LAN and Network Mangements





             Imagine yourself as a network administrator, responsible for a 2000 user network. .

             This network reaches from California to New York, and some branches over seas. In .

             this situation, anything can, and usually does go wrong, but it would be your job as a .

             system administrator to resolve the problem with it arises as quickly as possible. The .

             last thing you would want is for your boss to call you up, asking why you haven't done .

             anything to fix the 2 major systems that have been down for several hours. How do .

             you explain to him that you didn't even know about it? Would you even want to tell .

             him that? So now, picture yourself in the same situation, only this time, you were .

             using a network monitoring program. Sitting in front of a large screen displaying a .

             map of the world, leaning back gently in your chair. A gentle warning tone sounds, .

             and looking at your display, you see that California is now glowing a soft red in color, .

             in place of the green glow just moments before. You select the state of California, and .

             it zooms in for a closer look. You see a network diagram overview of all the .

             computers your company has within California. Two systems are flashing, with an X .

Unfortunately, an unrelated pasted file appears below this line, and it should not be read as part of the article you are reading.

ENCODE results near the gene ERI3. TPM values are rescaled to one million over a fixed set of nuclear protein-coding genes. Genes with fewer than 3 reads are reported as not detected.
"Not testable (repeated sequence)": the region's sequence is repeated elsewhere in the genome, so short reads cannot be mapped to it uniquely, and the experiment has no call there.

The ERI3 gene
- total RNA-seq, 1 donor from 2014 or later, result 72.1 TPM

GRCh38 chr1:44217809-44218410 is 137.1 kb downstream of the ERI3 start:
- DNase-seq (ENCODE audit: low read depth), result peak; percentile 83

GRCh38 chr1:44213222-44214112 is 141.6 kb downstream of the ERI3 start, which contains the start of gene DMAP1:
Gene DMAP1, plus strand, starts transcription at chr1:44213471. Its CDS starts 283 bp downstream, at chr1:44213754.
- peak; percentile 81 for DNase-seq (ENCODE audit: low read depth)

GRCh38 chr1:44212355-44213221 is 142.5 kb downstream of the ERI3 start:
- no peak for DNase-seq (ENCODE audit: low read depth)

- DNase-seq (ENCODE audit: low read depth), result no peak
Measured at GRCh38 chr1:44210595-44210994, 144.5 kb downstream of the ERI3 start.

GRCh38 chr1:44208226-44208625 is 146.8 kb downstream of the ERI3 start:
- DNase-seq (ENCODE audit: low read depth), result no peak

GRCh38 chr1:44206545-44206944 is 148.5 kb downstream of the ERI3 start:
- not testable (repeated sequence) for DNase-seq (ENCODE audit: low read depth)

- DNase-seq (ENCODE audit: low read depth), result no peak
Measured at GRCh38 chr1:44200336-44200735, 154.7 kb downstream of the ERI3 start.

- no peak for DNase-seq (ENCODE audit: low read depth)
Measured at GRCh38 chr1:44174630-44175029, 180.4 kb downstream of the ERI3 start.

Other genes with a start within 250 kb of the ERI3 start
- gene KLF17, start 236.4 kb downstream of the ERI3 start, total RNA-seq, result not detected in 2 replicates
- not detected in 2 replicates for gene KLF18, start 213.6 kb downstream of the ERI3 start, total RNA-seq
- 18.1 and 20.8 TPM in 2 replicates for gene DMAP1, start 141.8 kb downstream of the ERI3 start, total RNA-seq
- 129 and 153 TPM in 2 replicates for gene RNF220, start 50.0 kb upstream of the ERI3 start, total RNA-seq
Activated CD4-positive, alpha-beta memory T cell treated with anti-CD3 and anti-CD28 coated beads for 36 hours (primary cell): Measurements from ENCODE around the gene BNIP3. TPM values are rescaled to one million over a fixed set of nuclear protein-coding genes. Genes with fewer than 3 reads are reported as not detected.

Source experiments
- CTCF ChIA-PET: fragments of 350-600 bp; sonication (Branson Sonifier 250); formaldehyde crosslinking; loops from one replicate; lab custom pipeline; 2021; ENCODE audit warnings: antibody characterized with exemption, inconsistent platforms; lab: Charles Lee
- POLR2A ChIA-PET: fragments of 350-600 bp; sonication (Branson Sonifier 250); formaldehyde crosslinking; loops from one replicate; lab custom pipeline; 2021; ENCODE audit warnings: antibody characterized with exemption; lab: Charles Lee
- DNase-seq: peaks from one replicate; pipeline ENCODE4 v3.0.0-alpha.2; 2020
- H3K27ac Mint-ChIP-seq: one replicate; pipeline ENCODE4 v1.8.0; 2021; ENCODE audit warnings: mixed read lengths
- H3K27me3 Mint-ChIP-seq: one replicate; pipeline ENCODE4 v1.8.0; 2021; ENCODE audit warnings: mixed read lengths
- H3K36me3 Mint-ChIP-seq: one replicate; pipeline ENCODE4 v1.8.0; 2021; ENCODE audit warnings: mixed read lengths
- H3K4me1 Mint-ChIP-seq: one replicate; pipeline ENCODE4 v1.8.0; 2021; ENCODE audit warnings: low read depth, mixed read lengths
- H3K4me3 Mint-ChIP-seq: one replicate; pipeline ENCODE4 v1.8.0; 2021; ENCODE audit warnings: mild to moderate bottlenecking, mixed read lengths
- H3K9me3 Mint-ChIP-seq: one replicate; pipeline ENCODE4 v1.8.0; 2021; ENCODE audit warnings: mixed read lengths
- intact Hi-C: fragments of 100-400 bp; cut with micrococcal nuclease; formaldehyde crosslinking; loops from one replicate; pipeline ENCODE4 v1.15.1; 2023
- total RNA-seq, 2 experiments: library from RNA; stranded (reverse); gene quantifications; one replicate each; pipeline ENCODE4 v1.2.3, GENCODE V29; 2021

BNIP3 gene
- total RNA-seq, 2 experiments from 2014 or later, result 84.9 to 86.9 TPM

on top of them indicating that they are experiencing problems. Tagging the two .

             systems, you press enter, and with a flash, the screen displays all the statitics of the two .

             systems, including anything they might have in common causing the problem. Seeing .

             that both systems are linked to the same card of a network switch, you pick up the .

             phone and give that branch office a call, notifying them not only that they have a .

             problem, but how to fix it as well. .

             Early in the days of computers, a central computer (called a mainframe) was .

             connected to a bunch of dumb terminals using a standard copper wire. Not much .

             thought was put into how this was done because there was only one way to do it: they .

             were either connected, or they weren't.

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